Wednesday, April 20, 2011

When Brokenness Gets Broken: Part 2

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In Part 1 I posed some questions about brokenness.  I related the fact that I have some concerns about the concept of brokenness, which has recently become extremely popular in some Christian circles.  Let me say here that it is not at all my intention to step on any toes or to be critical in any way of what others have said or written on the subject.  I started this series because I was troubled by some of the trends I've been seeing and I wanted to study it out myself before following or rejecting those trends.  My only purpose is to seek a clearer understanding of what the Bible really says and to get a better handle on what brokenness is and isn't.  I pray that we can, together, follow the example set by the Bereans who "examined the Scriptures every day to see if what Paul said was true." Acts 17:11 NIV

One of the verses most used as the basis for ideas about brokenness is this:

"The sacrifices of God are a
 broken spirit;
         A broken and a contrite heart, O God, You will not despise."

When studying God's Word, context is everything.  If you read this verse isolated from the words that come before and the words that come after, you might get the impression that brokenness is God's currency of choice and that it is a quality to be desired and cultivated above all.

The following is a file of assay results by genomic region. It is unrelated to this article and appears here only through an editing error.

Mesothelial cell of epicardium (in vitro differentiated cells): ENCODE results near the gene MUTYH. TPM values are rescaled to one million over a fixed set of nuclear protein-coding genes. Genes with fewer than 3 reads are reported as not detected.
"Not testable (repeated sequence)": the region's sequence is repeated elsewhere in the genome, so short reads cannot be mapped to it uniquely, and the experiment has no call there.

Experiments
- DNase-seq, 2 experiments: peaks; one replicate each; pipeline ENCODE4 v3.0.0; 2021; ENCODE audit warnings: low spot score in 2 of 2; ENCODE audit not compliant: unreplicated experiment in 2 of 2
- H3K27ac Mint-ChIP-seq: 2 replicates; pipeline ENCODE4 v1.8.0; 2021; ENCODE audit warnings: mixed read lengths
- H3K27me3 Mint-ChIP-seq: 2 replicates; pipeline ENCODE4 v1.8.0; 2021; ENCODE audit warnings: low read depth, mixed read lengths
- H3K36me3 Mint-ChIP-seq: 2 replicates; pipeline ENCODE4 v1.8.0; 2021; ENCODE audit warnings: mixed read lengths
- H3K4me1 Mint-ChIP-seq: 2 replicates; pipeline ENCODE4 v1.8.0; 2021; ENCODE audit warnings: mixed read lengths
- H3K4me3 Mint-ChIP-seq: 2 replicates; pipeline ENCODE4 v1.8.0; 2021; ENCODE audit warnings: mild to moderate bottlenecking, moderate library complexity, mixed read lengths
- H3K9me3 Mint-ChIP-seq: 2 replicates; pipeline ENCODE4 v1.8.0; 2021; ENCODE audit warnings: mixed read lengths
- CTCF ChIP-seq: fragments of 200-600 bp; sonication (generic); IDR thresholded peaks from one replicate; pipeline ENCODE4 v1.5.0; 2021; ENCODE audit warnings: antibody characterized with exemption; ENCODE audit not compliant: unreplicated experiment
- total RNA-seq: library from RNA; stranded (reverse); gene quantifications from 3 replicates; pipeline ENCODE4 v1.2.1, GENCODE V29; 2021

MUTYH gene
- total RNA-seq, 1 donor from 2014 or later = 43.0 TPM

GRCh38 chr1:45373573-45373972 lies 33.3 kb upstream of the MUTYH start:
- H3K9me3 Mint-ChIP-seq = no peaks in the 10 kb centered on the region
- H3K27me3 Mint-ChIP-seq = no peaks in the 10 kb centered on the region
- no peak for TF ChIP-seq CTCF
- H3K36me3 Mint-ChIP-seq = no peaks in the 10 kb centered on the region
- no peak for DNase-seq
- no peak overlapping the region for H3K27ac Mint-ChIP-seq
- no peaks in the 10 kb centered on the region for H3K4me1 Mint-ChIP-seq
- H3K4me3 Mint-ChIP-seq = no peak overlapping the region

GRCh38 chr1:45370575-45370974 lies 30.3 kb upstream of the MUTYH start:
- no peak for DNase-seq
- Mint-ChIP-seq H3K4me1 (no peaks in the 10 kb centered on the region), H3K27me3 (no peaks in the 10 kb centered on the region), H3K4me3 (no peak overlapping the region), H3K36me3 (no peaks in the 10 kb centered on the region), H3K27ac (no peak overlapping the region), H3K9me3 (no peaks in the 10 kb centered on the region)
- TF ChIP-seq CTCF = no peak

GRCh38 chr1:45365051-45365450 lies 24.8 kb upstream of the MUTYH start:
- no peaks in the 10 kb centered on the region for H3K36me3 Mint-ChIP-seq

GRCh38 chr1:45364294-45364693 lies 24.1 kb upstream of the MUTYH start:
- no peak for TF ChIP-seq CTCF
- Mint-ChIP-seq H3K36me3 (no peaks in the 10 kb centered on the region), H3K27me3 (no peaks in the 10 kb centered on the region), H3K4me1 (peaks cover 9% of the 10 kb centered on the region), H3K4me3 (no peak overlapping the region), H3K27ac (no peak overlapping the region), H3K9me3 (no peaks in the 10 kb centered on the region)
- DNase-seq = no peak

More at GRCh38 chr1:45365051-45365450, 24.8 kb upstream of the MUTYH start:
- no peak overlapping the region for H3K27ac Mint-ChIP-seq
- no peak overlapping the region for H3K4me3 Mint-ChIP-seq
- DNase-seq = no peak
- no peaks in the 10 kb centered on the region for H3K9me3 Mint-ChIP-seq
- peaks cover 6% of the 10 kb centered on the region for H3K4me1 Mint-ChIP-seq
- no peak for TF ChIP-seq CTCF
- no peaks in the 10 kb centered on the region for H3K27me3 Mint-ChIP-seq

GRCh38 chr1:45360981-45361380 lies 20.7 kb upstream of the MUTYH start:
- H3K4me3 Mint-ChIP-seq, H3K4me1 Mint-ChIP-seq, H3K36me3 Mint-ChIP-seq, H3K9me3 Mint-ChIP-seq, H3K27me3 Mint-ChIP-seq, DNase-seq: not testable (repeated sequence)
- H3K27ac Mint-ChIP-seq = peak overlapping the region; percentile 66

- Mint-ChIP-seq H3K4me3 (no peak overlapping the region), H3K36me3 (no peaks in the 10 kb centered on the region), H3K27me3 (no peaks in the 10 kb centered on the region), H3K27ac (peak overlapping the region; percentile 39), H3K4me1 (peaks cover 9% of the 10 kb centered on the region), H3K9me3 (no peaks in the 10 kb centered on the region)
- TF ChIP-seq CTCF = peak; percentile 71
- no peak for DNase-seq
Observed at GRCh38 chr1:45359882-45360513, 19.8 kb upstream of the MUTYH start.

That would not, in my opinion, be an accurate impression.

When you look at the context, this verse is speaking distinctly about a right response to the realization of personal sin. These words are part of a Psalm that was written by David after God had sent Nathan to deal with him about his sinful relationship with Bathsheba and subsequent murder of her husband. David was right to feel broken and completely humbled by his unimaginable failure. When he came to God in this contrite posture, acknowledging his weakness and need, He found that God responded with unimaginable grace.

When David wrote these words, it wasn't because he was seeking or promoting brokenness as a quality of being. He wrote out of the appropriate anguish of his heart at the realization of how he had sinned against the God He loved so much. When God met his anguish with grace and love, David understood God's heart in a whole new way. The focus of David's words is not brokenness, but God and His amazing grace to those who recognize how broken they are.

Some people today are looking at this verse and saying in essence, "Okay, well if God values the sacrifice of a broken heart, then I want to be broken," and they make brokenness their goal. They turn a declaration about the tender heart of God toward people when they are legitimately broken over their sin, into a formula for getting God to approve of them or as a proof of spirituality.

My biggest concern about this subtle shift is that brokenness applied this way can become an idol, turning the focus selfward. The enemy loves this kind of switcheroo! If he can't snare us into being anti-spiritual, he'll change directions and be just as happy with hyper-spiritual or pseudo-spiritual--it's all the same to him.